As a formerly troubled teen, as someone who thought daily what Deanna thought about her own life, "How, how am I supposed to find my own way out?" I would advocate that parents search out books like Story of a Girl when they feel like they don’t know where else to turn. Your teen probably thinks "My life is a question mark," just like Deanna does when you ask them why they do the things they do. Books like Story of a Girl have the power to help you know your child, which even if they don’t admit it, is all they really want.

While talkinga bout Story of a Girl should be enough to make you want to go out and read it right now, Sara Zarr agreed to talk to us about it as well.  How awesome is that?  Below are just a few of me and some of my Twitter followers had for her.


What YA book do you think adults would benefit from reading?

There isn't one specific book for all adults, but I encourage people to spend some time browsing the young adult section of the library or book store. I think people who only hear about YA through the mainstream media think all of YA is The Hunger Games, Twilight, or Harry Potter. In truth, it's a huge, huge category of publishing, with something for everyone.

What did you intend readers to take away from Story of A Girl when you wrote it?

My intention is always just to tell the story that's in my head, and do it the best I can, and hope that readers connect on some level while they're reading it. With all my books, I'm just trying to tell a story. I do think there's lots to take away if people are open to it, but I only hope they enjoy the book at whatever level organically happens for them.

What did readers take away from Story of a Girl that you didn't expect?

There's been some discussion that the story is partly about the double-standard (for girls vs. boys) when it comes to sexuality, that I didn't really expect. And also some comparisons to The Scarlet Letter, which I've never read!

What was the best compliment you've received from an adult who read Story of A Girl?

One of my aunts, who is in her 70s, said that the emotions of Deanna's struggle with herself and with her dad felt real to her experience, though her adolescence is over 50 years behind her and was in a very different time. This upholds my theory that the personal experience of moving from childhood to adulthood stays pretty much the same - it's the context, the language, the accessories that change.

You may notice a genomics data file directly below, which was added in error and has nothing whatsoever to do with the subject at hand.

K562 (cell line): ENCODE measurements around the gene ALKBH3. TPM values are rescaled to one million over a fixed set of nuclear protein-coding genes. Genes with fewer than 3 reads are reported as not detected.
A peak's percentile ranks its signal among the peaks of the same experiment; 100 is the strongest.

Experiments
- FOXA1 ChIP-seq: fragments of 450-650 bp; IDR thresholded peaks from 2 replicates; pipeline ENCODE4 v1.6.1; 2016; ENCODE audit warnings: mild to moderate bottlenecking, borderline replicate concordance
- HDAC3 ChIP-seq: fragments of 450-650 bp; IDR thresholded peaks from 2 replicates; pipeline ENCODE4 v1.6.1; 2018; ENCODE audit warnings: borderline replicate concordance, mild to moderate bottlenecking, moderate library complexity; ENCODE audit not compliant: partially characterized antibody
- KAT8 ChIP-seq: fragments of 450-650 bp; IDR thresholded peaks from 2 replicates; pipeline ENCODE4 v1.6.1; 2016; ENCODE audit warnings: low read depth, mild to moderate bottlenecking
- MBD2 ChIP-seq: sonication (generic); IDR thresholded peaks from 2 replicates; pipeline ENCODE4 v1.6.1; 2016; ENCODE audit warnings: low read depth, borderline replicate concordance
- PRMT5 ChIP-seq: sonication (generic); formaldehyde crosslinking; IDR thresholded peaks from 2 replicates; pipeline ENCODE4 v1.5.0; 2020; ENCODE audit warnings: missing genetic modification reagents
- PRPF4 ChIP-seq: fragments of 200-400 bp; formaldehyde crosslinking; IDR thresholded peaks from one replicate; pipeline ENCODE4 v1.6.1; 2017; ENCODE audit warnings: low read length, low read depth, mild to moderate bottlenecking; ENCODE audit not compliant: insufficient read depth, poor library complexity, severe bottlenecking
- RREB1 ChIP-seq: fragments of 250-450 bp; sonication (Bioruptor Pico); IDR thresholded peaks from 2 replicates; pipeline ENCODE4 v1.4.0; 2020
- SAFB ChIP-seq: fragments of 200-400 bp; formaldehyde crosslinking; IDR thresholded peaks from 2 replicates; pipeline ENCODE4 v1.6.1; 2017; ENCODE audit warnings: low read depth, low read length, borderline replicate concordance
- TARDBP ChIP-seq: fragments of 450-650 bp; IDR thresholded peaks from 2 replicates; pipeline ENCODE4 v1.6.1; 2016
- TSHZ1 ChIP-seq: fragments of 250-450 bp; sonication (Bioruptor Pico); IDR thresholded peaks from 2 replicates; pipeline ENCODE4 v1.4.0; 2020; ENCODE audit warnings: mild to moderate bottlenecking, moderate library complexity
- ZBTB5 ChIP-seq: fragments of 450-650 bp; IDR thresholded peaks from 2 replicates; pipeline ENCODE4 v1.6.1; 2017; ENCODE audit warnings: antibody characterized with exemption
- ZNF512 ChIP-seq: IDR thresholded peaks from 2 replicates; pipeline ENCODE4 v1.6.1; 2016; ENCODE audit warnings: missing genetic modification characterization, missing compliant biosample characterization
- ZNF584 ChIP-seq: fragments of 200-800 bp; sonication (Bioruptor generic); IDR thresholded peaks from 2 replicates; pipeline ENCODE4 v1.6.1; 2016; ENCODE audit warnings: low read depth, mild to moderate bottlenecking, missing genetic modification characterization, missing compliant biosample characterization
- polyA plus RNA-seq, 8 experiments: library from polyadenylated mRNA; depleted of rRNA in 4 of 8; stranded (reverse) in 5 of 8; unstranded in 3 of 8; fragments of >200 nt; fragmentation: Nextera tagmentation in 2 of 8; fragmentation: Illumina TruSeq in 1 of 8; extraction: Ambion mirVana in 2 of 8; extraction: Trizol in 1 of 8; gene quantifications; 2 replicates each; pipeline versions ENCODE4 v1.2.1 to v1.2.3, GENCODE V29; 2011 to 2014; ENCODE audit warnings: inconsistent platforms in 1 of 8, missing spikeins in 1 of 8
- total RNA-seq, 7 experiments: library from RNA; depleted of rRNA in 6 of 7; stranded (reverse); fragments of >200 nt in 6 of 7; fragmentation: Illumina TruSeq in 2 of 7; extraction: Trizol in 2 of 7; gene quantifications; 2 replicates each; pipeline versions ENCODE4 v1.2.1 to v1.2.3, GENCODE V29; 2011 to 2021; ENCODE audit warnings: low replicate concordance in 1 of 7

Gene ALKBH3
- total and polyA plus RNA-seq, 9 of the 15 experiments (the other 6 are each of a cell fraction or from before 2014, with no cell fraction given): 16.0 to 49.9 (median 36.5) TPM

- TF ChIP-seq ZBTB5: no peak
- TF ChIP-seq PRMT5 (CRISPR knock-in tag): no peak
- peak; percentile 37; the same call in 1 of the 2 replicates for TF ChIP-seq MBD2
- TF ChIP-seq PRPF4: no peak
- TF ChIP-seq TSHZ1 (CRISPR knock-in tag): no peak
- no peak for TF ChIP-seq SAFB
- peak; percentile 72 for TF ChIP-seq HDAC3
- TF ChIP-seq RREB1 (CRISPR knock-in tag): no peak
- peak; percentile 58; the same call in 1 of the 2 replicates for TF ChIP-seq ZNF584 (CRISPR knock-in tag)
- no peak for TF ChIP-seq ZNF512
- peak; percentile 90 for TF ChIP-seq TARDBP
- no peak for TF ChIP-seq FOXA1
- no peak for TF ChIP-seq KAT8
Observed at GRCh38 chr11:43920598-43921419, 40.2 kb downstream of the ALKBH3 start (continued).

How did you get the idea for Story of a Girl?

It's been so long now that I can't totally remember. But I know this particular book started with characters. Deanna sort of came to me fully-formed, and she was tough but vulnerable and I wanted to know what that was about, where it came from.

When you completed Story of a Girl did you know how resonant it would be?

Virtually everything in my career has been a huge surprise and blessing. When it first came out, I just hoped more than ten people would read it. I think every writer fears his or her book won't connect. It's a relief when it does, and it makes you grateful.

You blogged once that you were considering giving up writing. What were your reasons for that, and how do you feel now?

Funny - I don't remember saying exactly that. I think what I probably meant was not giving up the act of writing itself, but the career of "being a writer", which is a different thing. Whereas once that felt vital to my identity, I think now I could see myself finding satisfaction making money other ways. For me, writing under contract and deadline is not my favorite thing. I am, right now, taking a little break from that, and it feels good.

How do you think you achieve such an authentic voice?

That is a nice question - thank you, to whoever asked that! I don't know the answer. I know that I'm an extremely picky and critical reader, and am easily pulled out of a reading experience if I don't "buy" the character's words or emotions. So I'm picky and critical with myself, too, and always do a lot of cutting in my final drafts in attempts to get rid of anything that rings false to me, especially emotionally. It's a tough call sometimes, though. (For the record, Karen J from TLT is the one who asked this questions - just saying.)


Meet Lisa Burstein
Lisa Burstein is the author of PRETTY AMY a book that Girls' Life Magazine called "a must read for anyone who's felt like they don't belong."; and The New York Journal of Books said has "a lot of wonderful snark that will make grownups laugh out loud."
Please also check out Lisa Burstein's Dear Teen Me letter.  It is an honest, powerful, bold and necessary reminder to girls everywhere that no means no.



Lisa Burstein

1 comment:

  1. Thanks you guys, awesome post. Story of a Girl is unquestionably a great book, and I think Lisa's points about it helping parents be more empathetic and humane are well taken. I remember when I read it that one of my main reactions was, "Wow, her dad sure is a dick!" I wonder if parents ever recognize themselves in a character like that and have an "oops, maybe it's me" moment. Thanks for the thoughtful post and interview!